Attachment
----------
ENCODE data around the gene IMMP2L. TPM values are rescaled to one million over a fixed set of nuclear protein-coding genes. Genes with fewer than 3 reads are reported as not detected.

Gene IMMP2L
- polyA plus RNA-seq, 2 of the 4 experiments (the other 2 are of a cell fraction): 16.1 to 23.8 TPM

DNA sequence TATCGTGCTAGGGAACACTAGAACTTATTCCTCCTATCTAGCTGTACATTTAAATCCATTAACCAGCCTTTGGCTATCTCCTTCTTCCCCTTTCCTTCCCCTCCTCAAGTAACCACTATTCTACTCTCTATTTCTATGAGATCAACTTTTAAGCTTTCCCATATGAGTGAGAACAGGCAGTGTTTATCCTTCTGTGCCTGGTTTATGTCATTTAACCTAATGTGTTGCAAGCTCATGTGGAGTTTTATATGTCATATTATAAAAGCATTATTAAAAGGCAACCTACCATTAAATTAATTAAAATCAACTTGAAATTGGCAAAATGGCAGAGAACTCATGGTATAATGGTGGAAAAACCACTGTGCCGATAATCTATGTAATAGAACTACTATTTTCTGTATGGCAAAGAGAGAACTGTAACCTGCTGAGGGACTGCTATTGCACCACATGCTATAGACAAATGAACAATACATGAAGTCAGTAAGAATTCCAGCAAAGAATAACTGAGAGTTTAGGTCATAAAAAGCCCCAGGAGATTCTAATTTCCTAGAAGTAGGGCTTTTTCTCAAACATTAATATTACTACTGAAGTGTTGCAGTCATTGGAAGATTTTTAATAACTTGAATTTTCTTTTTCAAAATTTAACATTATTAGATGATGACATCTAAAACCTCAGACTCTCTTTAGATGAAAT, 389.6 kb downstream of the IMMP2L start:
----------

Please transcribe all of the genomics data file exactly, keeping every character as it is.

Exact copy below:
ENCODE data around the gene IMMP2L. TPM values are rescaled to one million over a fixed set of nuclear protein-coding genes. Genes with fewer than 3 reads are reported as not detected.

Gene IMMP2L
- polyA plus RNA-seq, 2 of the 4 experiments (the other 2 are of a cell fraction): 16.1 to 23.8 TPM

DNA sequence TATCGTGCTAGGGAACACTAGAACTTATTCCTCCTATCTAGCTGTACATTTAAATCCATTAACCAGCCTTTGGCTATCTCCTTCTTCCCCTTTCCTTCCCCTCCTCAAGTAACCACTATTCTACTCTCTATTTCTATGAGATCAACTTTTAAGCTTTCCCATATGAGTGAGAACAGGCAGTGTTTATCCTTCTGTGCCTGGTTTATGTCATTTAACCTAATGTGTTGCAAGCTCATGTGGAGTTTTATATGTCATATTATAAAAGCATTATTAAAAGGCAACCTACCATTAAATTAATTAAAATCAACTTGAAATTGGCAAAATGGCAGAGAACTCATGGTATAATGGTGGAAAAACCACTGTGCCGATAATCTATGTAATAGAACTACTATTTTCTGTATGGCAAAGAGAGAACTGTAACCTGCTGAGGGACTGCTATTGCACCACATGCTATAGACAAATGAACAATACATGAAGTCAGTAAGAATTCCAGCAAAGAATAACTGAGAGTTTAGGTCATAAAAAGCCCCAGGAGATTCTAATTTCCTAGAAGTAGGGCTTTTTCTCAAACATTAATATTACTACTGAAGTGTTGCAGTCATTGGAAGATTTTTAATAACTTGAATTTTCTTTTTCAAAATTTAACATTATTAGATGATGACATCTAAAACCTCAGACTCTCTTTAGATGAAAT, 389.6 kb downstream of the IMMP2L start: